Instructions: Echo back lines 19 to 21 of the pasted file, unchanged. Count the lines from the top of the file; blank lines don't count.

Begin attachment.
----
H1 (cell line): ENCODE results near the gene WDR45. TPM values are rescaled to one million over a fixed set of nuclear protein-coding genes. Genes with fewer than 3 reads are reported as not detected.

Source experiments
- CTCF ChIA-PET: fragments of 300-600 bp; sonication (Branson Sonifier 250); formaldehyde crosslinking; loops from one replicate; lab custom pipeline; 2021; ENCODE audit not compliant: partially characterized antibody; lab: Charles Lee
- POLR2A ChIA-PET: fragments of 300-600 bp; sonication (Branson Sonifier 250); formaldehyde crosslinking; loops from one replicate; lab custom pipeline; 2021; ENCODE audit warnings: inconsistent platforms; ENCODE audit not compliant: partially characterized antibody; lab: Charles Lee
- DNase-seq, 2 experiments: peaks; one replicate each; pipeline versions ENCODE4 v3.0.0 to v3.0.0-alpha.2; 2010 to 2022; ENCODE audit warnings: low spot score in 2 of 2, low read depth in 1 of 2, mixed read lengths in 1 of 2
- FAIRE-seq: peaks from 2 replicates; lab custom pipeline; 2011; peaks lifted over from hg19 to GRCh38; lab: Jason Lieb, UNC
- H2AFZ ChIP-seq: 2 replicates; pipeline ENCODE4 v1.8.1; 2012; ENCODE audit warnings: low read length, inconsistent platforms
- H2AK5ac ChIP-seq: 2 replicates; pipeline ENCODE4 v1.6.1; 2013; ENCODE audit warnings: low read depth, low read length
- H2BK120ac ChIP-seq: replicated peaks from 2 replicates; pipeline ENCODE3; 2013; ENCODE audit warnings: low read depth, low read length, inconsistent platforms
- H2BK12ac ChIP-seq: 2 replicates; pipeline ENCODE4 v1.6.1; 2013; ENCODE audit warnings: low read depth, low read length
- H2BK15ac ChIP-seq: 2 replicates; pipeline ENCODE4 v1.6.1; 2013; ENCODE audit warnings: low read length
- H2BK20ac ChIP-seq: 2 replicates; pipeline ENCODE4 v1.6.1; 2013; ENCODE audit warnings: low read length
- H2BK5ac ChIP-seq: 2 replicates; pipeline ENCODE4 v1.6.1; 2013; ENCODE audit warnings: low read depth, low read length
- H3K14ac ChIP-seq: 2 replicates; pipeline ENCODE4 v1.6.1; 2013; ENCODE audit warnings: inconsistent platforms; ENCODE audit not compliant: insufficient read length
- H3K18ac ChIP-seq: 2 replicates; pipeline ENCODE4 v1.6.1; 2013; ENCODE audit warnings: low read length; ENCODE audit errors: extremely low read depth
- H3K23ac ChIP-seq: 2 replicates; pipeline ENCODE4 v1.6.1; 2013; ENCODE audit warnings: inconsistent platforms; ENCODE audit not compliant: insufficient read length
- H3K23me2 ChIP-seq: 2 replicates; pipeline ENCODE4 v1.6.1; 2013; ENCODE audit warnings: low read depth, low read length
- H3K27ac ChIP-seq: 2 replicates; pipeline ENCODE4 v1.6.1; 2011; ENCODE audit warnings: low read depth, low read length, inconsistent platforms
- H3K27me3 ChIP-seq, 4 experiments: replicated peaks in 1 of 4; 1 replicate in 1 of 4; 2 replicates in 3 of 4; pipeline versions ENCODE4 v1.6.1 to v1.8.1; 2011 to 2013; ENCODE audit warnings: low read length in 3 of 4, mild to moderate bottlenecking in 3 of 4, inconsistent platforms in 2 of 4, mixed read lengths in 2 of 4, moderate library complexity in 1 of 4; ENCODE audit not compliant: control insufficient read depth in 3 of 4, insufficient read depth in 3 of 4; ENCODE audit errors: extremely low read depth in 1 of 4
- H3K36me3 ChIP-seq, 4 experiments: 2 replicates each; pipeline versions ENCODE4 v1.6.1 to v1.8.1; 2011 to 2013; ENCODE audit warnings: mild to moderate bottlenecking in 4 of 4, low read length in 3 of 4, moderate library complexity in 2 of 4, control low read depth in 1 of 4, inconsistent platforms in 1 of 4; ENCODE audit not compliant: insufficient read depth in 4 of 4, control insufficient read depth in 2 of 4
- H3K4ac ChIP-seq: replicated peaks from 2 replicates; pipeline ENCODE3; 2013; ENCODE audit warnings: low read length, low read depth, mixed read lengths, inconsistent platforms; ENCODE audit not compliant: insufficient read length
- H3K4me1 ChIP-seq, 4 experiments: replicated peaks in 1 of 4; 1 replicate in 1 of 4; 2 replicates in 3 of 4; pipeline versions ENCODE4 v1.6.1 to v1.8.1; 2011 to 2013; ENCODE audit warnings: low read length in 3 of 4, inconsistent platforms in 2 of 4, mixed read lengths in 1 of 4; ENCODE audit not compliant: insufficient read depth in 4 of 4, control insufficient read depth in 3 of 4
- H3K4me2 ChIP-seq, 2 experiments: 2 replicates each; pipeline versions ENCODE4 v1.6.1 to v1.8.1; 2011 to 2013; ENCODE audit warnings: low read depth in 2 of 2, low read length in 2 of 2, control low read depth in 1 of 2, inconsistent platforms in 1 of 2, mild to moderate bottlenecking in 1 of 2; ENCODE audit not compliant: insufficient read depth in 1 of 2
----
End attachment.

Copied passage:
- H3K27me3 ChIP-seq, 4 experiments: replicated peaks in 1 of 4; 1 replicate in 1 of 4; 2 replicates in 3 of 4; pipeline versions ENCODE4 v1.6.1 to v1.8.1; 2011 to 2013; ENCODE audit warnings: low read length in 3 of 4, mild to moderate bottlenecking in 3 of 4, inconsistent platforms in 2 of 4, mixed read lengths in 2 of 4, moderate library complexity in 1 of 4; ENCODE audit not compliant: control insufficient read depth in 3 of 4, insufficient read depth in 3 of 4; ENCODE audit errors: extremely low read depth in 1 of 4
- H3K36me3 ChIP-seq, 4 experiments: 2 replicates each; pipeline versions ENCODE4 v1.6.1 to v1.8.1; 2011 to 2013; ENCODE audit warnings: mild to moderate bottlenecking in 4 of 4, low read length in 3 of 4, moderate library complexity in 2 of 4, control low read depth in 1 of 4, inconsistent platforms in 1 of 4; ENCODE audit not compliant: insufficient read depth in 4 of 4, control insufficient read depth in 2 of 4
- H3K4ac ChIP-seq: replicated peaks from 2 replicates; pipeline ENCODE3; 2013; ENCODE audit warnings: low read length, low read depth, mixed read lengths, inconsistent platforms; ENCODE audit not compliant: insufficient read length